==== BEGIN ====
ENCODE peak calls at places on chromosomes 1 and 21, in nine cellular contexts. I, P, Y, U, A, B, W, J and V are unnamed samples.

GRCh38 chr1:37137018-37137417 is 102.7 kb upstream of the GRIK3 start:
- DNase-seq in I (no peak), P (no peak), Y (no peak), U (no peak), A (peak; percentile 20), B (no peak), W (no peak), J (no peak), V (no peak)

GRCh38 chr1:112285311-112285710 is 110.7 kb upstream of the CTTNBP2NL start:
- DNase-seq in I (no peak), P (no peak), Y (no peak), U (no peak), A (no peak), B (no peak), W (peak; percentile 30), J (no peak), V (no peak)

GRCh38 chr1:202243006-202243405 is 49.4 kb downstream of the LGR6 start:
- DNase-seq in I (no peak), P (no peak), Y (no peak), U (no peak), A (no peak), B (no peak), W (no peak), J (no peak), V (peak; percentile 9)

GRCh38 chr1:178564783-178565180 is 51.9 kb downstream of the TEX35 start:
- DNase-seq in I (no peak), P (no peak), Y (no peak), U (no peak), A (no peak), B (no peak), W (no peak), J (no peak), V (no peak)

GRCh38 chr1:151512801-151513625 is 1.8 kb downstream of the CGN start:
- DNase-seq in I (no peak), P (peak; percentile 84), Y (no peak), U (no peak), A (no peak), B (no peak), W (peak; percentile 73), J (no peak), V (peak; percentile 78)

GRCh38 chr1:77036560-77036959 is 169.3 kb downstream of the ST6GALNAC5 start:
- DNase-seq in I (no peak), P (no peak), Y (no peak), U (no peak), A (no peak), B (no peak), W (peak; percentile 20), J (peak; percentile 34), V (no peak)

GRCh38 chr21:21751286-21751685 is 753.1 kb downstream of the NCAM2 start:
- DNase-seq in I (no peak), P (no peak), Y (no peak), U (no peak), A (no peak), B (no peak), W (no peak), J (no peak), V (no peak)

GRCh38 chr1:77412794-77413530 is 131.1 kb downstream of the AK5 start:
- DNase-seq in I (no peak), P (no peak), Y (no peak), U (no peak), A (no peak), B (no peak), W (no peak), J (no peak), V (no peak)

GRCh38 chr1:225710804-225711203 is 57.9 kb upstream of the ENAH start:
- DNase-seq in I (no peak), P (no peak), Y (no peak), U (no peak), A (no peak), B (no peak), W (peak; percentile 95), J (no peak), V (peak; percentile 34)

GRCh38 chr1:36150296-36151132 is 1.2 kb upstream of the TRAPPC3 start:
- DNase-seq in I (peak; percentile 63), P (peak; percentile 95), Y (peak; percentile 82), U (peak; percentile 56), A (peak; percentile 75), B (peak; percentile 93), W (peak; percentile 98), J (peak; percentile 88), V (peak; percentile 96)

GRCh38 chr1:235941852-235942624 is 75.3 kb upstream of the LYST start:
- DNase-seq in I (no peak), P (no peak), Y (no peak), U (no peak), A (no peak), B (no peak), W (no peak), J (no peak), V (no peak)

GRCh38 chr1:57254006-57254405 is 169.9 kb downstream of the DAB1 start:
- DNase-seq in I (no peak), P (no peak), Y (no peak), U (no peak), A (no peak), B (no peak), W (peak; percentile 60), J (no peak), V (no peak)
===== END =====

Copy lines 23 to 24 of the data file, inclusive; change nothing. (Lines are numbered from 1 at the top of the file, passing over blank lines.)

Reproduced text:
- DNase-seq in I (no peak), P (no peak), Y (no peak), U (no peak), A (no peak), B (no peak), W (no peak), J (no peak), V (no peak)

GRCh38 chr1:57254006-57254405 is 169.9 kb downstream of the DAB1 start: